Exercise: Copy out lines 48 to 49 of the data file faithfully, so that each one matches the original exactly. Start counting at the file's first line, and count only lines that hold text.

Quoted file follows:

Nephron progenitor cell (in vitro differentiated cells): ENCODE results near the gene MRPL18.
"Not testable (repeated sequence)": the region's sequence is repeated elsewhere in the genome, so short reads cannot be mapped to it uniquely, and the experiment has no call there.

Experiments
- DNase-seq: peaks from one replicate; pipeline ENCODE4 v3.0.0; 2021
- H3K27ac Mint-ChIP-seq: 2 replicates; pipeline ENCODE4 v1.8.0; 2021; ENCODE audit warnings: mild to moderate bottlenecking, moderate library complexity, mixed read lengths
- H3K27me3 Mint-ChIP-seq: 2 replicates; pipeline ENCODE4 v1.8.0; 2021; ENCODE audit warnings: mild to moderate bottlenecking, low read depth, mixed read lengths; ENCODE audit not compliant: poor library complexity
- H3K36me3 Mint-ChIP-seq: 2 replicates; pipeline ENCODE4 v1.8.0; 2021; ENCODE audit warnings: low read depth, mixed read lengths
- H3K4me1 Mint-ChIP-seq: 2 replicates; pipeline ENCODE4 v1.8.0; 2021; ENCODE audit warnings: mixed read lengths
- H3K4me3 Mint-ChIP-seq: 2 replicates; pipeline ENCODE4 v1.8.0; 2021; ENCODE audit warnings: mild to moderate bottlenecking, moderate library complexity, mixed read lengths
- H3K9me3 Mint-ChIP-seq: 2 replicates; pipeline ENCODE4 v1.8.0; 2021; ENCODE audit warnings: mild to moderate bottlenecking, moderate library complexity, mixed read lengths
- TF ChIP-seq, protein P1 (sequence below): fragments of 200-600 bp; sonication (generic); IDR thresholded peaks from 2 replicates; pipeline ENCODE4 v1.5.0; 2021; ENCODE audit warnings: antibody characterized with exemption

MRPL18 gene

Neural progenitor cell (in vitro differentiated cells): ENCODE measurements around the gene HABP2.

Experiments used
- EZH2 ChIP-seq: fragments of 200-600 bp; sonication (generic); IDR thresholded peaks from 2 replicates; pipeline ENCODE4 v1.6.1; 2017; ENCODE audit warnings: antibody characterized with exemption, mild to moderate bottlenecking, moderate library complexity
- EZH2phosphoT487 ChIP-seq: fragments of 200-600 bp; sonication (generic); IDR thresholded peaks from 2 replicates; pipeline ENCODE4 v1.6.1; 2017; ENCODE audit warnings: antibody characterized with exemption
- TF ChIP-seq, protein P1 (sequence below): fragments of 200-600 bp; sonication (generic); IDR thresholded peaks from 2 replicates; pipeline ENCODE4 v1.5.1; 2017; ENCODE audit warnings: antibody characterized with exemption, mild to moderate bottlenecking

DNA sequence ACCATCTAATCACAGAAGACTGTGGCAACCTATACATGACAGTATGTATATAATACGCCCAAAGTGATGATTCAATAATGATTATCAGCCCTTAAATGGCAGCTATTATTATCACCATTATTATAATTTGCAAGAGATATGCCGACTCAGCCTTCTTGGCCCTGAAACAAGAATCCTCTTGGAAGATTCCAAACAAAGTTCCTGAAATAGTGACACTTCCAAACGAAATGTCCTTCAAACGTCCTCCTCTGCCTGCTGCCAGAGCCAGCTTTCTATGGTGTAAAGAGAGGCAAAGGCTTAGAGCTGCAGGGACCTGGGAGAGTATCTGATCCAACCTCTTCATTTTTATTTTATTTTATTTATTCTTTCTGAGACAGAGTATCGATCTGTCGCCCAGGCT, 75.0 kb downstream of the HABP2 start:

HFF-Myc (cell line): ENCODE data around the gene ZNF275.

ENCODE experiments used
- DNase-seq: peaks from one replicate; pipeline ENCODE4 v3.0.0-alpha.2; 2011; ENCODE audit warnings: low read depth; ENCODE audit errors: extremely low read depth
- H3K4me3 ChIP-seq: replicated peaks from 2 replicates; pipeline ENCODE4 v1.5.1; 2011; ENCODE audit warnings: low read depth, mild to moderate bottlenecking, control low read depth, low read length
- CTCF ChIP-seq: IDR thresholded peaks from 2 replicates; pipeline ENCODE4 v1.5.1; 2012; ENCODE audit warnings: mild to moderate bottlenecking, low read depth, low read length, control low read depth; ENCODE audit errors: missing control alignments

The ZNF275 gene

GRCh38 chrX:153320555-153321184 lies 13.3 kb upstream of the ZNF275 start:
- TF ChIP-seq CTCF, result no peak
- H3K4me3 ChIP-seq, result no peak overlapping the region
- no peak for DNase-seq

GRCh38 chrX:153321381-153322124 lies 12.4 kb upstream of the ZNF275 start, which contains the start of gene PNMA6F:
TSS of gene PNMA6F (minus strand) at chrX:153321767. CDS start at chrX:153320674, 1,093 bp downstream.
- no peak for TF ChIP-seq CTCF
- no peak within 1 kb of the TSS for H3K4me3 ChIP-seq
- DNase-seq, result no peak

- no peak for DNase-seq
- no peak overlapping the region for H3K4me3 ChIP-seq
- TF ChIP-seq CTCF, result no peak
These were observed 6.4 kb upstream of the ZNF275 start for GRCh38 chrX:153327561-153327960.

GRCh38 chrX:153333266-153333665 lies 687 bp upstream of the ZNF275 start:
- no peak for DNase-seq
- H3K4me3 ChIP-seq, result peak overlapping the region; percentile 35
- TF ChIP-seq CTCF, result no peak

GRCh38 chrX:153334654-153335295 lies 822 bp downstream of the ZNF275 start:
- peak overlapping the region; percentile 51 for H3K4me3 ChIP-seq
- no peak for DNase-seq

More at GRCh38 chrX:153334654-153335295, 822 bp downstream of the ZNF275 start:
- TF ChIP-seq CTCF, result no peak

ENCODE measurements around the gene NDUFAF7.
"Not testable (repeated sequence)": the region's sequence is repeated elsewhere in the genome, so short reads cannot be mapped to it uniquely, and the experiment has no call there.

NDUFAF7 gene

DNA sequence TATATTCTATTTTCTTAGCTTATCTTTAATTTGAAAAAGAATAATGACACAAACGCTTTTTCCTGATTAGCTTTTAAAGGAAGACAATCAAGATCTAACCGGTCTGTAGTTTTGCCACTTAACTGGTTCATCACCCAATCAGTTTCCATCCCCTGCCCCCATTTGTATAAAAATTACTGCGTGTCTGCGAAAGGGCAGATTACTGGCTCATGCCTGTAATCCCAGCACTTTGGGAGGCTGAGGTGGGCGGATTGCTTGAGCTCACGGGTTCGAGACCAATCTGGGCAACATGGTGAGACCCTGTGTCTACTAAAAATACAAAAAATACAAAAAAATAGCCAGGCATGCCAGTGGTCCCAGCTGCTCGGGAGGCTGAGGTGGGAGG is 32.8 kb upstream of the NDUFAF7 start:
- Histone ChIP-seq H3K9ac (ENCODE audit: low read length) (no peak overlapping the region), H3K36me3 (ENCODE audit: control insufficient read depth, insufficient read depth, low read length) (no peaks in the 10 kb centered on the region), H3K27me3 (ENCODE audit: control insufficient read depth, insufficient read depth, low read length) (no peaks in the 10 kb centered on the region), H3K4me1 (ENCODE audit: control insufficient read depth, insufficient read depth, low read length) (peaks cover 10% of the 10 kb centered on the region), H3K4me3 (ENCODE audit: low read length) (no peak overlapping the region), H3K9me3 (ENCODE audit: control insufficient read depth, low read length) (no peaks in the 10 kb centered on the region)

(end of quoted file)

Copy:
"Not testable (repeated sequence)": the region's sequence is repeated elsewhere in the genome, so short reads cannot be mapped to it uniquely, and the experiment has no call there.

NDUFAF7 gene